Nickelback: Dark Horse

Evan Sawdey

When Kroeger declares it's "last call, you sons of bitches!" on the country-rock closer "This Afternoon", all you're left with is the feeling that you should have left this party a long, long time ago.


Dark Horse

Label: Roadrunner
US Release Date: 2008-11-18
UK Release Date: 2008-11-17

Apparently, Nickelback is "critic-proof."

As many articles are quick to point out, Nickelback have never received much love from critics, spawning indifference in some sectors and outright hatred in others. When this group of Canadian rockers broke into the mainstream with 2001's "How You Remind Me", they carried with them seemingly huge ambitions: Singer Chad Kroeger attempts to paint vivid character portraits with his boisterous rock guitars and everyman rock vocals. Nickelback, after all, is a "serious" band, and they demand to be treated as such. Following "How You Remind Me", Nickelback kept knocking out huge rock hits year after year, and its albums kept selling by the bucket load, and -- like all great radio titans -- the band rarely (if ever) changed up their sound. When All the Right Reasons dropped in 2005, few could have imagined it becoming a slow-burning mega seller, continually popping off hits, staying on the charts for over three years and moving nearly eight million copies in the process -- a feat virtually unimaginable in today's retail climate.

Yet even hardcore fans could detect a bit of change in Kroeger's worldview as time pressed on. "Feelin' Way Too Damn Good", a 2004 hit, showed the band was slowly shying away from the "serious" songs that Nickelback had made its trademark. In 2006-07, "Rockstar" became another calling card for the group -- a song about everyone's desires to become, well, rock stars. Kroeger no longer focused his writing on affecting stories of everyday people: His songs were slowly becoming more and more about himself, which confirms why Dark Horse is one of the most introverted, self-serving albums you're likely to hear all year.

Dark Horse is all about Kroeger, and, from the sounds of it, he's as horny as ever. Virtually every song on the disc tackles sex or drinking (or both) -- an unabashed celebration of the heterosexual hedonism that Kroeger feels entitled to. Instead of coming off as macho, however, Kroeger sounds sophomoric, inane and downright stupid. "She rocks it like the naughty Wicked Witch of the West" he declares on "Shakin' Hands", a line that's laughably bad not because of Kroeger's poor word choices, but because Kroeger delivers the "it" without even a hint of irony. He genuinely means it. He also genuinely believes the booty-shaking girl at the center of "Something in Your Mouth" should believe this to be a compliment: "You look so much cuter / With something in your mouth". Given the lewd lyrical surroundings of the chorus, we're lead to believe that the "something" is one thing and one thing only, and, with that, Kroeger objectifies women in a way that borders on downright offensive.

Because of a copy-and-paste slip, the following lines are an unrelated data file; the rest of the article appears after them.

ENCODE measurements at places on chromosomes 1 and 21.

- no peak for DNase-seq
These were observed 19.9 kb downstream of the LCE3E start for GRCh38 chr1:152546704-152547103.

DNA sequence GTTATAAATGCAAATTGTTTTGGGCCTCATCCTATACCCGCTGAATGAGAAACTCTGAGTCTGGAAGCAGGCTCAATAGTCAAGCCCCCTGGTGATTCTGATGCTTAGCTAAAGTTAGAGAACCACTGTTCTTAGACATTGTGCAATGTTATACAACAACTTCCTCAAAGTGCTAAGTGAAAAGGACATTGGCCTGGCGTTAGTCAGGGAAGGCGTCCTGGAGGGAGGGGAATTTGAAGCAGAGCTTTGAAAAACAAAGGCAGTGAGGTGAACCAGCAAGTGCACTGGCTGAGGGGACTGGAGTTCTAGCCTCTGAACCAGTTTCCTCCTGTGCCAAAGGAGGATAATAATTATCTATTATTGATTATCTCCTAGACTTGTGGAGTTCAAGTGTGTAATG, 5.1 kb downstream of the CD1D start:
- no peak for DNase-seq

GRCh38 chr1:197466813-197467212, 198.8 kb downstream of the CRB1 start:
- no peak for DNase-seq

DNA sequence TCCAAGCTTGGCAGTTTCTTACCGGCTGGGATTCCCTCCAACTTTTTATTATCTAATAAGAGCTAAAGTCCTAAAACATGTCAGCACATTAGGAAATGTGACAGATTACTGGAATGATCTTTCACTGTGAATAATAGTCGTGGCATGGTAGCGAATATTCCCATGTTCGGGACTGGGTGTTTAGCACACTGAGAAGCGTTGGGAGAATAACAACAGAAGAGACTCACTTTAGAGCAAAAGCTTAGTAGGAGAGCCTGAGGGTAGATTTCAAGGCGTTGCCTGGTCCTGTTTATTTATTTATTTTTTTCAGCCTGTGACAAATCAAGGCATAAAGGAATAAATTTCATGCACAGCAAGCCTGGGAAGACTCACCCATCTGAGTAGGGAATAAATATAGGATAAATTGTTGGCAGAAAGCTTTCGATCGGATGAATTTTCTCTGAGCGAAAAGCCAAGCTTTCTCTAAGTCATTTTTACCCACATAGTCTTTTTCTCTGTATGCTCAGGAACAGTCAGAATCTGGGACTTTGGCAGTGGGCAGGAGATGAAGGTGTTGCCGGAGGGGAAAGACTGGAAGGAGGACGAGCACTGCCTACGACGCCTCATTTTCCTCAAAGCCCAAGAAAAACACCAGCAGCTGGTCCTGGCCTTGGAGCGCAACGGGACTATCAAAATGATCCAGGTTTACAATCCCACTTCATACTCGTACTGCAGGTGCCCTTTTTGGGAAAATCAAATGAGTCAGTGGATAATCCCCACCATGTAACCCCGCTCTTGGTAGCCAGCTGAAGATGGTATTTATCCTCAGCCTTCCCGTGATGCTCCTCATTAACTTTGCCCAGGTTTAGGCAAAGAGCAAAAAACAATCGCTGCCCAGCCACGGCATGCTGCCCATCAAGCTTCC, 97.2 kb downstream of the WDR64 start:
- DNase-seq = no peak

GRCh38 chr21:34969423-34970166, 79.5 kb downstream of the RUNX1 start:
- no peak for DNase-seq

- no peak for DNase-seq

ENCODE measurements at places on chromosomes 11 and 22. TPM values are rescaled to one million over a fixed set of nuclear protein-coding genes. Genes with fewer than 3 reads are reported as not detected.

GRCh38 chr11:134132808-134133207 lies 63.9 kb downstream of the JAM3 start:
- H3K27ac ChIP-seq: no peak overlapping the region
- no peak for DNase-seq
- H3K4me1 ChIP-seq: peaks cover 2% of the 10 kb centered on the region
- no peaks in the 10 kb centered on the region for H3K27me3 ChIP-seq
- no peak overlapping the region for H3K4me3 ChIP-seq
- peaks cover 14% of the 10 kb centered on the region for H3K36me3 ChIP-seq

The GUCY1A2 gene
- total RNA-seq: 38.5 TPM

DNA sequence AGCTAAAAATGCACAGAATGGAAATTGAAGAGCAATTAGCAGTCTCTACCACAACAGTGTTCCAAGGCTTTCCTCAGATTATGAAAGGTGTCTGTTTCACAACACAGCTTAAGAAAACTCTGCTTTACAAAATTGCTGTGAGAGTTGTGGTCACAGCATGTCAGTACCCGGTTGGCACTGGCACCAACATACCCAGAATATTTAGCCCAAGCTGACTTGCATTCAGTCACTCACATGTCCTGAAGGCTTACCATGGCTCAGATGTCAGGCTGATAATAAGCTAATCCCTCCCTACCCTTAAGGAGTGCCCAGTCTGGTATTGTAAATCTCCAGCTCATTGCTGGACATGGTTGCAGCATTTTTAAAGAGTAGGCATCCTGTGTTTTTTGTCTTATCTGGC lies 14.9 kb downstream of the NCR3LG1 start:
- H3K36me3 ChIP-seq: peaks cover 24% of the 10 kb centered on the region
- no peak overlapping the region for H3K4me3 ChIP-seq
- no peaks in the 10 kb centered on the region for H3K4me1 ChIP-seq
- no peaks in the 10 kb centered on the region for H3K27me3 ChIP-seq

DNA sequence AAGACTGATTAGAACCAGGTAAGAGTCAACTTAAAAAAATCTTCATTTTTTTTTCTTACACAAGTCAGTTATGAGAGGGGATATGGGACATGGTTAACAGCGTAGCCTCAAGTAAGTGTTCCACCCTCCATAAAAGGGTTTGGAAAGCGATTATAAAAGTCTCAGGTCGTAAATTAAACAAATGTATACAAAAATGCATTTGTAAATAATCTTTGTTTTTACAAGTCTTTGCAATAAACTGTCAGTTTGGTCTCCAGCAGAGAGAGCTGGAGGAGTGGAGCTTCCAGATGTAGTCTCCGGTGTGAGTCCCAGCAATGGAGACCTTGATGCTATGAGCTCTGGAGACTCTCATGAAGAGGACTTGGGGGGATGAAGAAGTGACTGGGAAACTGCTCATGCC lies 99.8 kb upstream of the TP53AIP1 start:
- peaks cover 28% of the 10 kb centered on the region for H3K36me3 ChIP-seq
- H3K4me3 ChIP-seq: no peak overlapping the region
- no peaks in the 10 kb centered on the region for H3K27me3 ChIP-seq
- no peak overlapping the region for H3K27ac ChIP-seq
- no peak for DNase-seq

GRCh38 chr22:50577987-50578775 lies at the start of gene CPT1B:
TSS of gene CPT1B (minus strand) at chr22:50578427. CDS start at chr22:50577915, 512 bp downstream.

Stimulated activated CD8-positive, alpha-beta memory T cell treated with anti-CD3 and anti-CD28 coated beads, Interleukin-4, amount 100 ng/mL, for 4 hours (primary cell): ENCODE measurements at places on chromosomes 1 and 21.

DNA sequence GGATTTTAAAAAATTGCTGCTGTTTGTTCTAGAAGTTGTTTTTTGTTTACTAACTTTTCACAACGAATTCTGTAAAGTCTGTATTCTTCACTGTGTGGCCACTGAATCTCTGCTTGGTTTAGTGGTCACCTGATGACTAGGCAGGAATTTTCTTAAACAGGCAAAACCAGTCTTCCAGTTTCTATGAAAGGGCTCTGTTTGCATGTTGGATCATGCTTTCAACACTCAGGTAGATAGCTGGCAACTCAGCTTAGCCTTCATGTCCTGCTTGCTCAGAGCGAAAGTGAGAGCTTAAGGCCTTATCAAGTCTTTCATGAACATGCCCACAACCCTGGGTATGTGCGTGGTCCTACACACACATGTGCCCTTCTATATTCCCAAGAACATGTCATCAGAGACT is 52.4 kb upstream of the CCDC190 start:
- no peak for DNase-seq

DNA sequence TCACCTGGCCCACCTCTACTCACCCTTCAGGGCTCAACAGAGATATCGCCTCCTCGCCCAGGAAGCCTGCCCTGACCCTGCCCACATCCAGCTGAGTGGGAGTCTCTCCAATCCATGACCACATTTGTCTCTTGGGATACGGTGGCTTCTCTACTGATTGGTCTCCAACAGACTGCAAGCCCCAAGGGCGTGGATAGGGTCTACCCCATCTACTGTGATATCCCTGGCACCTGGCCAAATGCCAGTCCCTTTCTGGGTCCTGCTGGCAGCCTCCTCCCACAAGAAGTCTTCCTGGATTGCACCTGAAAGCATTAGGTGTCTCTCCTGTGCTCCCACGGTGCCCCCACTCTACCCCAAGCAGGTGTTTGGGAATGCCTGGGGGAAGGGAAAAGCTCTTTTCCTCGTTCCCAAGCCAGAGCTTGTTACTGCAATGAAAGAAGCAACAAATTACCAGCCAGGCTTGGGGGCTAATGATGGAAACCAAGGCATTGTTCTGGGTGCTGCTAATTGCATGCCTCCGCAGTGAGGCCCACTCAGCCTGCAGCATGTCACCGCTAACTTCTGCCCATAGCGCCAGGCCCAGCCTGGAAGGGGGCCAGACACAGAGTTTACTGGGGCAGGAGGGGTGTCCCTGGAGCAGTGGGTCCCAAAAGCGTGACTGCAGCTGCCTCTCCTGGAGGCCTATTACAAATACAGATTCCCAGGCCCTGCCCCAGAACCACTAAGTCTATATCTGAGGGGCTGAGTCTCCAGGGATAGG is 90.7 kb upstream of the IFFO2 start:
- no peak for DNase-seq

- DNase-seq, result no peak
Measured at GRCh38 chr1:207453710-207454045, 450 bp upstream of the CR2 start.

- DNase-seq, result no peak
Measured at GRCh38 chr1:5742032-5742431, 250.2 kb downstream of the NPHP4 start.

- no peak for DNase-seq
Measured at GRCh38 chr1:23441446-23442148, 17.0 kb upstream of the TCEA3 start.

Sex is always the answer

It's never a question

'Cos the answer's yes

It's not just a suggestion

If you ask the question

Then it's always yes


Here, the band sounds as propulsive as they've ever been, aided by producer "Mutt" Lange, the man behind such horndog classics as Def Leppard's Hysteria and AC/DC's Back in Black. While those albums were high watermarks of its respective head-banging sub-genres, Dark Horse claws at the bottom of the barrel. "I'd Come for You" proves generic enough of a non-sexual anthem that it could be covered by a band like Switchfoot without anyone noticing; lead single "Gotta Be Somebody" makes clear Kroeger has a sensitive side, and that somebody has to be out there for him; and "If Today Was Your Last Day" could easily find its way into that echelon of soundalike Nickelback songs that made the mash-up parody "How Your Remind Me of Someday" so very endearing.

Perhaps it wouldn't be so easy to dismiss the band if they didn't keep retreating to the same sonic territory again and again, but Dark Horse finds the group at a creative low point. Each song sounds like an older, better Nickelback hit, and Kroeger only once displays his prior songwriting strength with the sad-bastard portrait "Just to Get High", which, lyrically, hits on the same themes that made songs like "Someday" resonate to begin with. The rest of the time, he gives us inept frat-boy observations about the effects drinking has on him ("That shit makes me / Batshit crazy" he declares on "Burn It to the Ground"), shows us that he can spell (the letters of "S.E.X." apparently mean that "S is for the simple needs / E is for the ecstasy / X is just to mark the spot / 'Cos that's the one you really want") and then unimaginatively says he wants to "do it 'til the sun comes up" on the furious "Next Go Round". Though many have dismissed the like-minded band Hinder as a boneheaded Nickelback knockoff group (as painfully evidenced here), Nickelback never has sounded more like Hinder.